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Fulton was born and raised in Troy, New York, the youngest of three daughters. Her father was the proprietor of the historic Phoenix Hotel, and her mother was a visiting nurse. She began writing poetry in high school. In 1979 she attended a women's poetry conference in Amherst, Mass., which she would later cite as a formative experience. While an undergraduate, she received competitive scholarships to study poetry with Thomas Lux at The Writers Community in New York City. In 1980 she married Hank De Leo and moved to Ithaca, New York, to study poetry under A.R. Ammons, Phyllis Janowitz, Kenneth McClane, and Robert Morgan in Cornell University's Creative Writing Program. While at Cornell, her first book was selected by W.D. Snodgrass for the Associated Writing Program's publication prize. After receiving her MFA, she was a fellow at The Fine Arts Work Center in Provincetown. In 1983 Fulton moved to Ann Arbor, Michigan, for a 3-year appointment as Fellow in the Michigan Society of Fellows. Mark Strand selected Fulton’s second book, Palladium, for publication in the 1985 National Poetry Series. In the interdisciplinary Society of Fellows she further developed her interest in using scientific metaphor and began her lifelong friendship with John H. Holland. She has often cited Holland's writing on Complex Adaptive Systems as being instrumental in the development of her theory on Fractal Poetics [see Fulton's prose collection]. It was also where she met the composers William Bolcom and Enid Sutherland. In 1991 Fulton was awarded a MacArthur "Genius Grant" Fellowship.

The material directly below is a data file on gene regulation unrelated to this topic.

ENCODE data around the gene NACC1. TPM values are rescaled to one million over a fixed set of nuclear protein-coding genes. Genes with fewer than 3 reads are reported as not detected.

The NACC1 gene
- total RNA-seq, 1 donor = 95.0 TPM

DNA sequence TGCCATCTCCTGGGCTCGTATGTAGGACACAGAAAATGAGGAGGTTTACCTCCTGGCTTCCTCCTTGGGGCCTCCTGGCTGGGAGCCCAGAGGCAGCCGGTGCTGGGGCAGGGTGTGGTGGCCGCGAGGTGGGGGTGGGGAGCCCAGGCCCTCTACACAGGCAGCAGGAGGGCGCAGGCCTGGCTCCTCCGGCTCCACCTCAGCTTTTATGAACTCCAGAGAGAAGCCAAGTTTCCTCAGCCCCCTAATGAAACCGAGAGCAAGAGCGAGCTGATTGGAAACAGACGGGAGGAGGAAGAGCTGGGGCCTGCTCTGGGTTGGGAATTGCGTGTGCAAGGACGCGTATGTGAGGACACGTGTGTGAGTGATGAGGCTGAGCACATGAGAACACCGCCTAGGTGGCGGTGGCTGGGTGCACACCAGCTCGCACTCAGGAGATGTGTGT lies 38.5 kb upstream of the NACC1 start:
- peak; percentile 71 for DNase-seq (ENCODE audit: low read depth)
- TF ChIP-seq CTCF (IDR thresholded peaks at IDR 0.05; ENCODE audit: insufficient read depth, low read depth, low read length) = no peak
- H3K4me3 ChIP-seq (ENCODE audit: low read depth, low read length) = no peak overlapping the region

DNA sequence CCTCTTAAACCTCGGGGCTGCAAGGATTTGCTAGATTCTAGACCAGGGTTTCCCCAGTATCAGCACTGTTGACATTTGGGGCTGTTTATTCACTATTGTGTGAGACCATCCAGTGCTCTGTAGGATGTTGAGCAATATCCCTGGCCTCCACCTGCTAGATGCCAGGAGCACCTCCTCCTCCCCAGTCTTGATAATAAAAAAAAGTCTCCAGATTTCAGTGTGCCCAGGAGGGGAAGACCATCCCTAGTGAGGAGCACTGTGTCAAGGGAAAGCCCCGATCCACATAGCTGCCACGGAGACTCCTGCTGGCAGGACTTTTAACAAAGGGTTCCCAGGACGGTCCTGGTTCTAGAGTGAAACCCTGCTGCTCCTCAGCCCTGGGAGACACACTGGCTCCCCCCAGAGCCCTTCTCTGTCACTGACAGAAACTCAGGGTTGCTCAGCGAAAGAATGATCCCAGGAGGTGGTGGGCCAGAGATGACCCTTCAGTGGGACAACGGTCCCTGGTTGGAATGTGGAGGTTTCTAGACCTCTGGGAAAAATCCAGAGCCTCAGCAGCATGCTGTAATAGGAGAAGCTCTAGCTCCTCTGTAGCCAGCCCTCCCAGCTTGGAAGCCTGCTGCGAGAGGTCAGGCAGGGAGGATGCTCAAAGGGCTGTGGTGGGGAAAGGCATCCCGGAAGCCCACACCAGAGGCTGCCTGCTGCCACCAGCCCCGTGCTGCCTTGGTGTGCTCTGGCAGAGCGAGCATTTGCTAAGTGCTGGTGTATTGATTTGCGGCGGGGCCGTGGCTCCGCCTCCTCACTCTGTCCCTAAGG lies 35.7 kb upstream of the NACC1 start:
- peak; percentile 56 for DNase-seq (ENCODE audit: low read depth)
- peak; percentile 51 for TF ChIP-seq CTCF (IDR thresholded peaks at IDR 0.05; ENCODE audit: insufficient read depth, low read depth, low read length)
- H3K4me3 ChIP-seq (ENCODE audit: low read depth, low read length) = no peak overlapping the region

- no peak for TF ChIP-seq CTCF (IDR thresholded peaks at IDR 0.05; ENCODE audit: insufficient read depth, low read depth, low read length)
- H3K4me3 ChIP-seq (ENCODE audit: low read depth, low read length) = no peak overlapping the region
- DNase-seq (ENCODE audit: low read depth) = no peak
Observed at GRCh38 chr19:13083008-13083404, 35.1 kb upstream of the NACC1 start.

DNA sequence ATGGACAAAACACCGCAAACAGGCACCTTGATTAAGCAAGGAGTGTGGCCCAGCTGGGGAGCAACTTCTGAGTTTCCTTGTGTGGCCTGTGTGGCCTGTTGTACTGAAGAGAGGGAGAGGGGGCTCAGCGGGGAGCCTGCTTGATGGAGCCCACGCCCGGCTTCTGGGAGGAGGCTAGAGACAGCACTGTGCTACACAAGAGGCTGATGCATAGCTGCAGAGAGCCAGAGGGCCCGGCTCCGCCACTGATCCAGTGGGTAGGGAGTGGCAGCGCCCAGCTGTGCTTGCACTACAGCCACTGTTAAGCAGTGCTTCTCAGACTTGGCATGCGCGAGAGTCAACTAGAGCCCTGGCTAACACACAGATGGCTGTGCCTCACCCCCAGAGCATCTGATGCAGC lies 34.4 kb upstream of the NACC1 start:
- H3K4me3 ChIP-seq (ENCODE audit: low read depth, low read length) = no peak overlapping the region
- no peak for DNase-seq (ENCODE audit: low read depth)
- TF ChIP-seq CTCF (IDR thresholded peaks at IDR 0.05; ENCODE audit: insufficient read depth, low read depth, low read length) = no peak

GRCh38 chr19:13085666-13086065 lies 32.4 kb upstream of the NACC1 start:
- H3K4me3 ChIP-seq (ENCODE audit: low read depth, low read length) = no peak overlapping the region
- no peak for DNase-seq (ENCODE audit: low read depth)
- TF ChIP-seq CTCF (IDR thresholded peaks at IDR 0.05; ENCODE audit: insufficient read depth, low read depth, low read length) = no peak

In addition to poetry, Fulton has written essays and criticism and has been widely praised for her finely crafted and emotionally powerful short fiction. The Nightingales of Troy collects the ten stories she had published before 2008. Two of those stories were selected for inclusion in The Best American Short Stories. Three contemporary authors share the distinction of appearing in both The Best American Short Stories and The Best American Poetry series: Alice Fulton, Lydia Davis, and Stuart Dybek.

Alice Fulton was a senior fellow in the Michigan Society of Fellows from 1996 to 2000. She remained at University of Michigan until 2002, when she returned to Ithaca as the Ann S. Bowers Distinguished Professor of English at Cornell University. In 2011 she received an American Academy of Arts and Letters Award in Literature. The Library of Congress awarded Fulton the Rebekah Johnson Bobbitt Award in 2002. In 2004 she was the Holloway Lecturer in the Practice of Poetry at University of California, Berkeley, and in 2010 she was the George Elliston Poet at University of Cincinnati. She has also been a visiting professor at University of California, Los Angeles, University of Virginia, Charlottesville, and a number of other universities.